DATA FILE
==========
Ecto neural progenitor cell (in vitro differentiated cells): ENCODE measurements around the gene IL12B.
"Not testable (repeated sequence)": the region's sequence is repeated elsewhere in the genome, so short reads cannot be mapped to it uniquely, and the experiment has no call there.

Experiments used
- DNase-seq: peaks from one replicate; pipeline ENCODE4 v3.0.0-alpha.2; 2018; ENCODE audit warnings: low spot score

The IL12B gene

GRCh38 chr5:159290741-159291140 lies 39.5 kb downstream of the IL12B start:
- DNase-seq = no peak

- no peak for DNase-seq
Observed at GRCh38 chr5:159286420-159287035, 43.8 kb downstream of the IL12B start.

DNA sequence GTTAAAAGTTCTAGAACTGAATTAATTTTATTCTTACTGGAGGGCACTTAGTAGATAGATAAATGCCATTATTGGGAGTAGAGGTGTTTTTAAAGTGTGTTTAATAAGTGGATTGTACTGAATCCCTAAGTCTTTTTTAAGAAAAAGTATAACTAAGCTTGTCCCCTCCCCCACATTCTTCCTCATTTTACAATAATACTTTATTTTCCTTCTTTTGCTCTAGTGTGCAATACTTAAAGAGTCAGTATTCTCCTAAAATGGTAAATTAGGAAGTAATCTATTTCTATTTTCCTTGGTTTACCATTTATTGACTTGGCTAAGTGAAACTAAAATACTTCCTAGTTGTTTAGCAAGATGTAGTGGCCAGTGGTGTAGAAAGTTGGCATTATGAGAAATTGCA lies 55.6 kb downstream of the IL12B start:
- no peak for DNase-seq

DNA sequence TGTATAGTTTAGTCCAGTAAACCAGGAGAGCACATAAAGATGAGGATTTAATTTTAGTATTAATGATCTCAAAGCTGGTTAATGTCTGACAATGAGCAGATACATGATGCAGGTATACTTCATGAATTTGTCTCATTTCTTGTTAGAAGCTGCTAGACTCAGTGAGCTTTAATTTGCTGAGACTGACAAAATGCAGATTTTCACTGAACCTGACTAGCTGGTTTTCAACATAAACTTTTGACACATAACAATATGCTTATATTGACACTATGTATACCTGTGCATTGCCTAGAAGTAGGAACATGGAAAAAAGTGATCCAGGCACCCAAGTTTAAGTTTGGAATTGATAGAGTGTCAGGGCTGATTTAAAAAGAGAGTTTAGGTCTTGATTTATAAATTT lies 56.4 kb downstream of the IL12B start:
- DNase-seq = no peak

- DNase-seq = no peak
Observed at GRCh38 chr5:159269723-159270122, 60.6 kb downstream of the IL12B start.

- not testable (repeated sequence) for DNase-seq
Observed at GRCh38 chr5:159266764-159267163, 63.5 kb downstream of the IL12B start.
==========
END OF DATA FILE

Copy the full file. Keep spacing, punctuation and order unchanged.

Ecto neural progenitor cell (in vitro differentiated cells): ENCODE measurements around the gene IL12B.
"Not testable (repeated sequence)": the region's sequence is repeated elsewhere in the genome, so short reads cannot be mapped to it uniquely, and the experiment has no call there.

Experiments used
- DNase-seq: peaks from one replicate; pipeline ENCODE4 v3.0.0-alpha.2; 2018; ENCODE audit warnings: low spot score

The IL12B gene

GRCh38 chr5:159290741-159291140 lies 39.5 kb downstream of the IL12B start:
- DNase-seq = no peak

- no peak for DNase-seq
Observed at GRCh38 chr5:159286420-159287035, 43.8 kb downstream of the IL12B start.

DNA sequence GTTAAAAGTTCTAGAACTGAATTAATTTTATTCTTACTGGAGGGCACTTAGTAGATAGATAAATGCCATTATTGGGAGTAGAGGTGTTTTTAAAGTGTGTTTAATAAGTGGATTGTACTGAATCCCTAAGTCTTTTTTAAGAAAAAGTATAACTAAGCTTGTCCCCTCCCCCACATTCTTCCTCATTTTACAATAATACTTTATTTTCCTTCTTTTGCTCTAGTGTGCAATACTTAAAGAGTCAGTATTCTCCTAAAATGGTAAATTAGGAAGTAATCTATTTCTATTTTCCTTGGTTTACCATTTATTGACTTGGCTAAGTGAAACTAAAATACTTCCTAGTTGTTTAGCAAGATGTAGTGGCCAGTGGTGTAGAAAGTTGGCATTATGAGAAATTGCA lies 55.6 kb downstream of the IL12B start:
- no peak for DNase-seq

DNA sequence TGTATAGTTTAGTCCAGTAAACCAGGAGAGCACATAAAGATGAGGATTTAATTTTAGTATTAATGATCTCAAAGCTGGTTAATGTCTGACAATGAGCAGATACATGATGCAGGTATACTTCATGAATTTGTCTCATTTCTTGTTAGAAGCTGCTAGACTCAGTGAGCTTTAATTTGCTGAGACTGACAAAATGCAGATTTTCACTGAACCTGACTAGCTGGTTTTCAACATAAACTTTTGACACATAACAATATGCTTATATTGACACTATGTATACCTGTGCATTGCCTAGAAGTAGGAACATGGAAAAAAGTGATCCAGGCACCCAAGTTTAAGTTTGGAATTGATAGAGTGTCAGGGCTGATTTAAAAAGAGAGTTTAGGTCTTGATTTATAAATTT lies 56.4 kb downstream of the IL12B start:
- DNase-seq = no peak

- DNase-seq = no peak
Observed at GRCh38 chr5:159269723-159270122, 60.6 kb downstream of the IL12B start.

- not testable (repeated sequence) for DNase-seq
Observed at GRCh38 chr5:159266764-159267163, 63.5 kb downstream of the IL12B start.